Royal Marine Commandos in the Korean War


United Kingdom’s elite Marines fought alongside their American and South Korean Marine brethren from 1950 to 1952.

The Korean War, fought from 1950 to 1952, was a military confrontation backed whole heartedly by the United Nations. The United Kingdom, as part of the United Nations, sent military aid in various forms, including the men of 41 (Independent) Commando unit. These men were elite, highly trained, and highly disciplined troops that were extremely effective in combat. 41 Commando was specifically formed for the fighting in the Korean theater of war.

Royal Marine Commando Training

The men of the Royal Marine Commandos were all volunteers. At the time of the Korean War volunteers for the Royal Marine Commandos enlisted for a minimum of twelve years so long as they were over the age of 17 and under the age of 28. When the men passed the physical examination and qualifications they were sent to the Royal Marine Commando training depot in Kent. The initial training lasted fifteen weeks, followed by two weeks aboard a ship for basic seamanship, then another seventeen weeks of advanced infantry and commando training. By the time the Royal Marine Commando recruit won the coveted green beret – their badge of honor – he was a an extremely skilled and professional soldier.

When the men of 41 Commando were sent to Korea, they were outfitted and equipped by the United States Army. The men wore U.S. Army uniforms, carried U.S. Army weapons, but retained their distinctive green berets. Thus equipped the men of 41 Commando carried out numerous operations behind North Korean People’s Army (NKPD) lines, as well as in areas held by the Chinese Communist forces which had crossed the Yalu River and pushed the American Tenth Corps back towards the coast.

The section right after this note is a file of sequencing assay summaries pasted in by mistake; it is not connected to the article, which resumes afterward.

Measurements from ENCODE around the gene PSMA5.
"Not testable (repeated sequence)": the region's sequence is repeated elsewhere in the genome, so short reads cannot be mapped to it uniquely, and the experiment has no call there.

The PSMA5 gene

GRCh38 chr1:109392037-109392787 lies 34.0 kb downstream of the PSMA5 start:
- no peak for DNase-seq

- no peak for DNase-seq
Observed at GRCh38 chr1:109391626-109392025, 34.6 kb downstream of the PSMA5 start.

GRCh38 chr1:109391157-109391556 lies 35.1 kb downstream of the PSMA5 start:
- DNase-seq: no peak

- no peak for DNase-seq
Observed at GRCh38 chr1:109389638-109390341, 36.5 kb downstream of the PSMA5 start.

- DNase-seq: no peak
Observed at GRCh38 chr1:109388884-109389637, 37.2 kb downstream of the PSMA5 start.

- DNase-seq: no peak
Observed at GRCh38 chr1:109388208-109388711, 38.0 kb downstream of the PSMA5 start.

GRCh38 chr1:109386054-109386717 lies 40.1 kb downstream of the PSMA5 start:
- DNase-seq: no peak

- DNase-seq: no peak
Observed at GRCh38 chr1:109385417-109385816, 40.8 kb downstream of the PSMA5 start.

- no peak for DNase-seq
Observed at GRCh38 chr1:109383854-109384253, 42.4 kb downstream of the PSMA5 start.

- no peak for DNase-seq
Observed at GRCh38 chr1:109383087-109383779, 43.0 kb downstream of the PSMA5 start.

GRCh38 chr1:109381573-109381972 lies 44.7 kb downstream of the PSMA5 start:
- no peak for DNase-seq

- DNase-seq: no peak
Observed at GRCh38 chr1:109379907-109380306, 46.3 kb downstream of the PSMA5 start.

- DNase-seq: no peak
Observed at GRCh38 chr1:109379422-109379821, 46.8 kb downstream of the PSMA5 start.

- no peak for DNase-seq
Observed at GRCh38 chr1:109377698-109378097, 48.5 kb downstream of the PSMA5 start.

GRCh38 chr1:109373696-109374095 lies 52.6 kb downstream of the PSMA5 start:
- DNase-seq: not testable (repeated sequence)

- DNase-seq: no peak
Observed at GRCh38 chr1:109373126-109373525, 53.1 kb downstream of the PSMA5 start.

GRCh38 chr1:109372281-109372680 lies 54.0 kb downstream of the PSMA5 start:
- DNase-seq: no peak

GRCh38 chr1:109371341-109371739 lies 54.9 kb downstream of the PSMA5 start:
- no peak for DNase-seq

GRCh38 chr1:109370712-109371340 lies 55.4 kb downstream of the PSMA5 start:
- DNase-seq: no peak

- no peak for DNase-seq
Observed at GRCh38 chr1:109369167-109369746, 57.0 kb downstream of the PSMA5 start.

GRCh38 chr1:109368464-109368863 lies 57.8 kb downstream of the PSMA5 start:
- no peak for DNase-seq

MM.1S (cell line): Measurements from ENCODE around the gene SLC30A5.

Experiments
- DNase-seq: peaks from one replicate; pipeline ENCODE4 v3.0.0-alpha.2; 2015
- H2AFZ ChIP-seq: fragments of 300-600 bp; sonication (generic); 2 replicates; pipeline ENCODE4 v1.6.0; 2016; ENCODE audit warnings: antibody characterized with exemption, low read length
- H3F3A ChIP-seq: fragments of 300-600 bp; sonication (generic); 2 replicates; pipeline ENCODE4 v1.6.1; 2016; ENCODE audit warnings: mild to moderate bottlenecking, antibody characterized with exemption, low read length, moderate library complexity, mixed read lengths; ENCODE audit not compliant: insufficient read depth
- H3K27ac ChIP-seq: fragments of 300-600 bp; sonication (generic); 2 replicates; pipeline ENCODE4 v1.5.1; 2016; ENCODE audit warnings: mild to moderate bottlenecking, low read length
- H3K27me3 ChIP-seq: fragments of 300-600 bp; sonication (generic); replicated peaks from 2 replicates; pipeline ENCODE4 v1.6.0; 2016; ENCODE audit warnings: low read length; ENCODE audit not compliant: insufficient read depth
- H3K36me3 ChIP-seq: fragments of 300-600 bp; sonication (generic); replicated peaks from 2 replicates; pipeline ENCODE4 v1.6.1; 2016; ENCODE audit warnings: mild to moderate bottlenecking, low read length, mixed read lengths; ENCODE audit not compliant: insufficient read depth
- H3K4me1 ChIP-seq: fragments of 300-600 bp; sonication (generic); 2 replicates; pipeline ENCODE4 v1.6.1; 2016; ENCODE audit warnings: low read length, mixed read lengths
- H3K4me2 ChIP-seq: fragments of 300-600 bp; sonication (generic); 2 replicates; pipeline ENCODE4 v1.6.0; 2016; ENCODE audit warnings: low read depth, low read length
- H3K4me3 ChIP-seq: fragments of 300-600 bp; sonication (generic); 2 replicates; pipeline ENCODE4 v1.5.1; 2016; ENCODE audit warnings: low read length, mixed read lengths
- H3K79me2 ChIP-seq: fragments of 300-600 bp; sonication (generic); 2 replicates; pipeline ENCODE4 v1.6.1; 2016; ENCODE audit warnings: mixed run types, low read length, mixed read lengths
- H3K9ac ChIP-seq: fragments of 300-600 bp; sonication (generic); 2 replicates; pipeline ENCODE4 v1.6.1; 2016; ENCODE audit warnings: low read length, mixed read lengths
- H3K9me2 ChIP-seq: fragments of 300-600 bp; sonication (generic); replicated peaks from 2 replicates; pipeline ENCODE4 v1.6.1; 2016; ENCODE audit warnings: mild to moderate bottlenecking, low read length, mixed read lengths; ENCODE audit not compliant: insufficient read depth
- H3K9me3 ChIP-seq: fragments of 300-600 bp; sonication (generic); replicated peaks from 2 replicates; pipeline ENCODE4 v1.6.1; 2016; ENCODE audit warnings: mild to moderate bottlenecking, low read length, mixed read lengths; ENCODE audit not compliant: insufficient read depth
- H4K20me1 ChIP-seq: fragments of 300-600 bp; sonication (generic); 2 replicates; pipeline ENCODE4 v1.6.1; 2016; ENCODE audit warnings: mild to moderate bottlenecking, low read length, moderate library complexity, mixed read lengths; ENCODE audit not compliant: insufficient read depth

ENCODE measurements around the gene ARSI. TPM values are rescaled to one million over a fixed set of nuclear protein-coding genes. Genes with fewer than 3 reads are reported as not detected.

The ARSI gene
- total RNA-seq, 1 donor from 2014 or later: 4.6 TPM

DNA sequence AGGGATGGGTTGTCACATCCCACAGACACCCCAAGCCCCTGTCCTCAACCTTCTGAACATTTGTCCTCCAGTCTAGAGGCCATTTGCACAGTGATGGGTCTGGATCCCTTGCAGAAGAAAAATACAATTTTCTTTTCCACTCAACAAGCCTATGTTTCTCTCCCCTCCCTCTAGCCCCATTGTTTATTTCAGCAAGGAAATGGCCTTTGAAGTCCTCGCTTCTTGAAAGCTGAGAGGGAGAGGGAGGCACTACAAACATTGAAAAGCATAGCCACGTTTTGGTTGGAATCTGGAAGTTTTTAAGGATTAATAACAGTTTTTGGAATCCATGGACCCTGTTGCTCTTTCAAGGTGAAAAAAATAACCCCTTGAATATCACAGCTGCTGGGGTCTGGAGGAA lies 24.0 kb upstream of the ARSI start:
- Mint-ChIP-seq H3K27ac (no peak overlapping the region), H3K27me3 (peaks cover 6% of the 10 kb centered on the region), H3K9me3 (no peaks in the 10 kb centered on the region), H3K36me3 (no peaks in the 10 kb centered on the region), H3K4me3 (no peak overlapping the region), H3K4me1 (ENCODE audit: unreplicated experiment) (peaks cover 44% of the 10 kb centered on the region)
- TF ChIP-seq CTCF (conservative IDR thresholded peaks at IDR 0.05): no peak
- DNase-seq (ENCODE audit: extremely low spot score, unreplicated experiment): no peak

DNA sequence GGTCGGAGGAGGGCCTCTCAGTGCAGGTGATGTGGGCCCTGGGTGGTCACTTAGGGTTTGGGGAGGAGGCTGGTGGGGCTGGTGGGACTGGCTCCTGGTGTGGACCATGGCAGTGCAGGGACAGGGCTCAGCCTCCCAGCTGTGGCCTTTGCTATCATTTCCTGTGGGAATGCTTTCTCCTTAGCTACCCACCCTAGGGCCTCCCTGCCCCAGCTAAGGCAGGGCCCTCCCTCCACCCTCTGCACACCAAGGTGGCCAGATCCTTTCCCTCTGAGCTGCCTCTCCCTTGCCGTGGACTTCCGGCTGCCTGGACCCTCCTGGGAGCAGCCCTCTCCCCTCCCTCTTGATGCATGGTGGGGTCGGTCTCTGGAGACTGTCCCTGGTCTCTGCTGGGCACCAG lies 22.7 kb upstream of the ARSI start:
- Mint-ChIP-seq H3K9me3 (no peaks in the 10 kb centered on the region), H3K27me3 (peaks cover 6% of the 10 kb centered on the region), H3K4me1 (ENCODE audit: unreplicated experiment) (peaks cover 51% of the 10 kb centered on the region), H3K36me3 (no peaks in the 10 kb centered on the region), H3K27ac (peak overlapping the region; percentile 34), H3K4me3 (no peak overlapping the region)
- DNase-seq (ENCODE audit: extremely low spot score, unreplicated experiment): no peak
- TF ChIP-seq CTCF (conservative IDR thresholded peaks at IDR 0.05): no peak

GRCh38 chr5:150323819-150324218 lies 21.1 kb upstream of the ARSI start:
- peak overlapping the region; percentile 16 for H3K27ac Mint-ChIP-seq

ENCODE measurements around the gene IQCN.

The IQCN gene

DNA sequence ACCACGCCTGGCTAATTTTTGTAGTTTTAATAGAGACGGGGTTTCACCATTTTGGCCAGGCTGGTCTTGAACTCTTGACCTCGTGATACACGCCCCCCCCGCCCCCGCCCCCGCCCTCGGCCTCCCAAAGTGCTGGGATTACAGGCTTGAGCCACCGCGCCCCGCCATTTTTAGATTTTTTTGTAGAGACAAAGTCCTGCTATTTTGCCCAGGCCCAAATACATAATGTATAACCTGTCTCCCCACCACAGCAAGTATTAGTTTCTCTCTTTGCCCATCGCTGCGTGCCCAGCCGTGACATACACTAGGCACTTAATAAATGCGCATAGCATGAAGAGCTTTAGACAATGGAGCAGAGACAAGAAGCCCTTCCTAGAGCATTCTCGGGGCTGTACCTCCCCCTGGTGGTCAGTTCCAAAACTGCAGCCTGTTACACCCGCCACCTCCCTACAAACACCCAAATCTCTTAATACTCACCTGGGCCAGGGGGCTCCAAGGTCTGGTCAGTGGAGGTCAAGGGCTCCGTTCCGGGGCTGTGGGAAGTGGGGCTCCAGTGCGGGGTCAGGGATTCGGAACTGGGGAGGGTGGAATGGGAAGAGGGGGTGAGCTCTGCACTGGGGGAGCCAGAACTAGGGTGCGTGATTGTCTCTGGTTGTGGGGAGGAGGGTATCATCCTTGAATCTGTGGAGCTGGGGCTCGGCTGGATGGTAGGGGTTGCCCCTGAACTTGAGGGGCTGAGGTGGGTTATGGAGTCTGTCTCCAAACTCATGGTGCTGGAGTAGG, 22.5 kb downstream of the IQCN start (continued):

The Royal Marines in Korea

Behind enemy lines the men of 41 Commando operated with elements of the United States Marine Corps as well as Republic of Korea’s Marine Corps. 41 Commando Marines ambushed enemy troops, destroyed rail lines, communications, and destroyed key logistical support elements. 41 Commando was also part of the general retreat from the Chosin Reservoir where several divisions of Chinese forces attacked the American Tenth Corps.

A smaller element of 41 Commando had been separated along the road to Koto-ri from the Chosin Resevoir. Here, on this road, the Royal Marines had fought for seven days, from November 30, 1950, to December 7, 1950. When they were reunited with their fellow 41 Commando members and the USMC, they brought along with them nearly fifty wounded, twelve of whom had to be evacuated via litters.

The men of 41 Commando also suffered casualties when, as part of a special task force, they carried out an ill-prepared raid devised by General Edward M. Almond. Almond, as commanding general of Tenth Corps, ordered the attack on Sinbul-San, which was a North Korean military strong hold. Regardless of the sense, or senselessness of the order, the men of the 41 Commando carried out their orders with the courage and professionalism for which generations of Royal Marine Commandos are known.


  1. Fowler, Will. Royal marine Commando, 1950-82. New York: Osprey, 2009.
  2. Stanton, Shelby L. America’s Tenth Legion. California: Presidio, 1989.